The revolutionary Olympus E-P1 micro four thirds digital camera is launched

Written by Gary on June 16th, 2009

As rumored, the Olympus E-P1 officially launched today will likely be the start of a new style of high quality, interchangable lens, thin, pocketable digital cameras based on the famous Olympus Pen film cameras which I discussed in my last blog.

Why the excitement?

Unlike the recent rather ho-hum dSLR offerings by both Canon and Nikon – ah yes more pixels we don’t need, in same old form factors and still no built-in CCD-shift image stabilisation, and gimicky attempts at video (no AF during video), the new Micro Four Thirds cameras (GH-1 and E-P1) are truly exciting cameras and much smaller and with much quieter shutters making them more versatile and portable.

Don’t get me wrong, I have a large Canon pro system, but its just that Canon and Nikon don’t seem to have much vision for lateral thinking like the Four Thirds teams have, or perhaps Four Thirds have got the right format size after all and Canon and Nikon will not be able to compete for this genre camera?

Not everyone will like the necessary compromises Olympus had to make in order to add most of the functionality of its much larger E-620 dSLR, into a thin pocketable camera (jacket pocket).

In particular, they may miss a through the lens optical view finder or an electronic viewfinder or EVF (as the Panasonic G1 and GH-1 have), but they will be able to attach an optical viewfinder into the hotshoe which will be great when using the 17mm f/2.8 pancake lens, but not so useful for zoom lenses.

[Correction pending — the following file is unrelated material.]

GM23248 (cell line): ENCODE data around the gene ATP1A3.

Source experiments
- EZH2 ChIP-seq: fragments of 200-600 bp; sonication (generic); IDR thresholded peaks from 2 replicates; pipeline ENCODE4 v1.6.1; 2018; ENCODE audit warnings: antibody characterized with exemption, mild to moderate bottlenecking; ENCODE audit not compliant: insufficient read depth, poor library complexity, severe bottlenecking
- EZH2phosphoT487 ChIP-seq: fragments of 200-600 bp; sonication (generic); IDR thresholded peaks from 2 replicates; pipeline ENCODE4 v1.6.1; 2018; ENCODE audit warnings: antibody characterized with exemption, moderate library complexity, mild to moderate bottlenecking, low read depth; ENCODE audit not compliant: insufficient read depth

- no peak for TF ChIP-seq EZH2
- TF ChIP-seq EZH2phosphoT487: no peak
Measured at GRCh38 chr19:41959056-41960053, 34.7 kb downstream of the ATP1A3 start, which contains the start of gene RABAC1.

But to the others that have waited a few decades for a digital like the Olympus Pen, this camera may almost be heaven for them, and, unlike the GH-1, is more reasonably priced at $US899 including the 17mm f/2.8 lens and optical viewfinder.

The EP-1 takes many of the best features of a dSLR and places them in a much quieter, slimmer package similar to a Canon G10 but with far greater versatility and image quality.

The differentiating benefits over the Panasonic G1 and GH-1 are:

  • slim, retro styling in metal body allowing it to be placed in a jacket pocket
  • built-in CCD-shift image stabiliser that will work on all lenses and apparently also in video mode, and said to be up to 4 stops effectiveness
  • Olympus art filters which apparently will function in video capture mode as well
  • 3fps burst mode

The above benefits will be compelling to many people, but there are also some features of the Panasonic GH-1 which will be compelling for other users (including me – although I do really WANT the built in IS):

  • electronic viewfinder – I’m not a big fan of EVF’s but they are better than nothing and the camera becomes more stable when used up to your face, and unlike the Olympus optical viewfinder, you will get access to the information you need, including AF confirmation.
  • swivel LCD – well, guess I am getting spoilt by the swivel LCD on Olympus dSLRs, and now the Panasonic G1 and GH-1 which is really useful for certain situations.
  • HD video – 1080 not just 720p as with the Olympus EP-1, and with AF with HD-capable lenses (at present, only the Lumix 14-140mm lens).